The social media cold war

I turn 23 on the weekend and, for maybe the first time in my life so far, I feel out of touch with technology.

Namely, TikTok. The app dominates a unique niche: short-form video content. There is no set formula for a TikTok video, they take the form of comedy sketches, makeup tutorials, cooking lessons, song covers and, seemingly most popular of all, TikTok dances.

These seem to have developed a niche all of their own. During my researched I found an account – belonging to a 16-year-old girl – that had over 70m followers and millions of views on every video. Each video is simply the creator performing a crude dance in time to music. Not to reduce it in any way, but it’s not ground-breaking material. And yet, there is clearly a huge audience for it.

Large parts of the music industry are now indebted to the app, for instance, with some stars rising to fame simply through their song being used and turned into a TikTok dance.

What makes this strange and unpredictable app even more interesting is the context upon which it sits. TikTok is owned by ByteDance, a Chinese company, and has been criticised vocally by the US and others for passing on confidential user data directly to Beijing; India has gone as far as to outright ban the app within its territory.

While we haven’t seen such drastic action here in the West, we’re starting to see softer tactics deployed used by the powers that be. Facebook-owned Instagram is soon to launch a rival to TikTok: Reels. As part of the launch process, the company has begun offering high-profile TikTokers large sums of money to defect to the platform.

At present, TikTokers can only make money through sponsorship or promotions – TikTok just serves as a distributor for the content. Seemingly in response to Instagram’s move, TikTok has announced that it will hand out up to $300m to European creators, offering them a chance to make their full living through the app ontop of any sponsorships they might make. A further $200m dollars will be offered to US creators.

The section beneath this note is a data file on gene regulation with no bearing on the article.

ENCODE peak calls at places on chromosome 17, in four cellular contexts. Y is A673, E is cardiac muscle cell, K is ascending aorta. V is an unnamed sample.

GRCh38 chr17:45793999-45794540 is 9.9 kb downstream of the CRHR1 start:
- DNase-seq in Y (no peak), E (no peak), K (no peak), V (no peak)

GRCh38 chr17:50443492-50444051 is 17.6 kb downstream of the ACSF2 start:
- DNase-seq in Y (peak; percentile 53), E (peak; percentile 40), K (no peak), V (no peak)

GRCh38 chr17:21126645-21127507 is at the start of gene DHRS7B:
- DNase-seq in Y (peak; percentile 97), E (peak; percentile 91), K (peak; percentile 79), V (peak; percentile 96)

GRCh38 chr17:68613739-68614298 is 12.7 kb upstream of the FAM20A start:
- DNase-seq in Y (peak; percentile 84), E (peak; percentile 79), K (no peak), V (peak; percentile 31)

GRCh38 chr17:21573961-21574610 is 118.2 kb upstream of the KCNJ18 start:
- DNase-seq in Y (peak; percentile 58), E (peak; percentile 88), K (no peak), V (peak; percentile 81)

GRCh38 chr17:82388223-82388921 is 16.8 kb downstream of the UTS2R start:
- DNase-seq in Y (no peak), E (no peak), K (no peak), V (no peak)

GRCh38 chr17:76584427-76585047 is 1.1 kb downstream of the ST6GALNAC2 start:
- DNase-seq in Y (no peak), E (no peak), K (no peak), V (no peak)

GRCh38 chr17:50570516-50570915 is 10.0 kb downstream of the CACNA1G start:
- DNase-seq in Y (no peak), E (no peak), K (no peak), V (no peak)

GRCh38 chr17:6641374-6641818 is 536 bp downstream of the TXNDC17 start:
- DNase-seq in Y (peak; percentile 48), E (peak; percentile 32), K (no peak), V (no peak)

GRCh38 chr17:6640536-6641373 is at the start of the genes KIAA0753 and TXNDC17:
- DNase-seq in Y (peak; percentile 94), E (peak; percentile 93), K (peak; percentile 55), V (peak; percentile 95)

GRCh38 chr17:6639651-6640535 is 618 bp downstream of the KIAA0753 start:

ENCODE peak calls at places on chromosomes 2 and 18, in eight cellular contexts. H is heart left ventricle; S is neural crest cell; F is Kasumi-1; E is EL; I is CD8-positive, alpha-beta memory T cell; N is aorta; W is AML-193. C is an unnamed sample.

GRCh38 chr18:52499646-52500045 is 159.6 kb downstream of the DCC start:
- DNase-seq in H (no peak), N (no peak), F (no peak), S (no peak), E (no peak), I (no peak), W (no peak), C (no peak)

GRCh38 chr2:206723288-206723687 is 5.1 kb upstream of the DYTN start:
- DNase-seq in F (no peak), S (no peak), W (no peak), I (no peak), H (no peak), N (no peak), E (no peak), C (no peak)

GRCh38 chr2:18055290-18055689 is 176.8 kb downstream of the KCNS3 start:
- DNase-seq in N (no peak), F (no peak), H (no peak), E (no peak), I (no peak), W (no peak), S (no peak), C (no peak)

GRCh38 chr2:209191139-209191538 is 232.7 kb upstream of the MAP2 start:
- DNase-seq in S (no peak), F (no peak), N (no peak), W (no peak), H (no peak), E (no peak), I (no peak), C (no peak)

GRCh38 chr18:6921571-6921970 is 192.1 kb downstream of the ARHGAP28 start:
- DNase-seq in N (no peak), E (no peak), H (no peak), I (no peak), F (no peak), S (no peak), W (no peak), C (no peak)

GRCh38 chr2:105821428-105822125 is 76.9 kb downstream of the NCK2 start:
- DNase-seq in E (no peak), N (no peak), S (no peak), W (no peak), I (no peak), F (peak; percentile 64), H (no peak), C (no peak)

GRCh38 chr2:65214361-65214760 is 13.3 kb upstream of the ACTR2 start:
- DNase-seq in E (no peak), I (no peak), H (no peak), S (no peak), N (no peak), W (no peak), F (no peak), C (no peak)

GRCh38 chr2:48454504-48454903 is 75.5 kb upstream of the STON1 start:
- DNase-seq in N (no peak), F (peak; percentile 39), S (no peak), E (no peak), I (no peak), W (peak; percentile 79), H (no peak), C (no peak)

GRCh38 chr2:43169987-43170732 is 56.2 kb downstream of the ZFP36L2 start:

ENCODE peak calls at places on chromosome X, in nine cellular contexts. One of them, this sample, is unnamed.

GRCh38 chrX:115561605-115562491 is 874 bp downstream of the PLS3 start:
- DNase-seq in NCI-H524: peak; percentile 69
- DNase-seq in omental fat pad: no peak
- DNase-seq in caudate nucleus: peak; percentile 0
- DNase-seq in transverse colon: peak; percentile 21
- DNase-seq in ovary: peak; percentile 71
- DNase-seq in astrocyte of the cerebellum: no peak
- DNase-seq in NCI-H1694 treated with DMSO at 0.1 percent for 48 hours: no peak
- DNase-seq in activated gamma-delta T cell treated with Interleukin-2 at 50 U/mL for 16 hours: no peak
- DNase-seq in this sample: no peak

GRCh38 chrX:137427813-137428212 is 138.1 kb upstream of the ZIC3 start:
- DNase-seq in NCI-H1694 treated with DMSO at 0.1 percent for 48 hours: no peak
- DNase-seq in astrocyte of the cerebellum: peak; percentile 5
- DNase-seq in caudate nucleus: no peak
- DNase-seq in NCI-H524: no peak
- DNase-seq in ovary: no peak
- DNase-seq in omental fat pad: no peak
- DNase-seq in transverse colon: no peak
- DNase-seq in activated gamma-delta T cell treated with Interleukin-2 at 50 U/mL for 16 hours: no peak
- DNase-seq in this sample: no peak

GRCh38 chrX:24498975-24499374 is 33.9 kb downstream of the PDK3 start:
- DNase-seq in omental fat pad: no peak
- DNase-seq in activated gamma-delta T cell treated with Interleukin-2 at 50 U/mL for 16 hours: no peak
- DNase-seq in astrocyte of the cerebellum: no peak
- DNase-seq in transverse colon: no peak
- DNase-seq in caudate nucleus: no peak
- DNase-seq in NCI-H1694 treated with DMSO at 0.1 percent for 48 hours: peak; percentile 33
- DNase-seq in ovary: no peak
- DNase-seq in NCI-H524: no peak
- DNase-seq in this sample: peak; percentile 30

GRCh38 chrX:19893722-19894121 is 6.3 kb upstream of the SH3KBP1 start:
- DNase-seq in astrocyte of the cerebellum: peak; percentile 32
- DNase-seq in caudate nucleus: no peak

TikTok has clearly carved out an enviable market for itself. The content created for it is uniquely adapted to its format, meaning that is has almost absolute market dominance for short-form video content. According to Bloomberg, ByteDance more than doubled its revenues in 2019, from $7.4bn to $17bn; it makes sense that silicone valley woud like a slice of this pie.

But can you buy out a culture? Is it as easy as simply buying the most prominent influencers? It’s hard to appreciate the intricacy of the culture that has developed on the app – there are so many internal references, in-jokes, and visual effects that are exclusive to and absolutely synonymous it. People don’t go to TikTok to get the same experience they can get on Instagram or Snapchat, the go to get the TikTok experience.

Maybe it is naïve of silicone valley to think as much, but with pressure mounting between many Western countries and China, perhaps it is prudent to be developing alternatives to the app in the scenario that it gets banned in more countries. 

One thing we can be certain of is the unpredictable nature of the internet and its culture. Businesses can throw their money around as much as they like but, at the end of the day, the users will vote with their (electronic) feet and decide for themselves.

TikTok says it will hand up to $300 million to European creators over the next three years, giving them the chance of earning a living on the short-video platform

By Rebecca Garland on 31/07/2020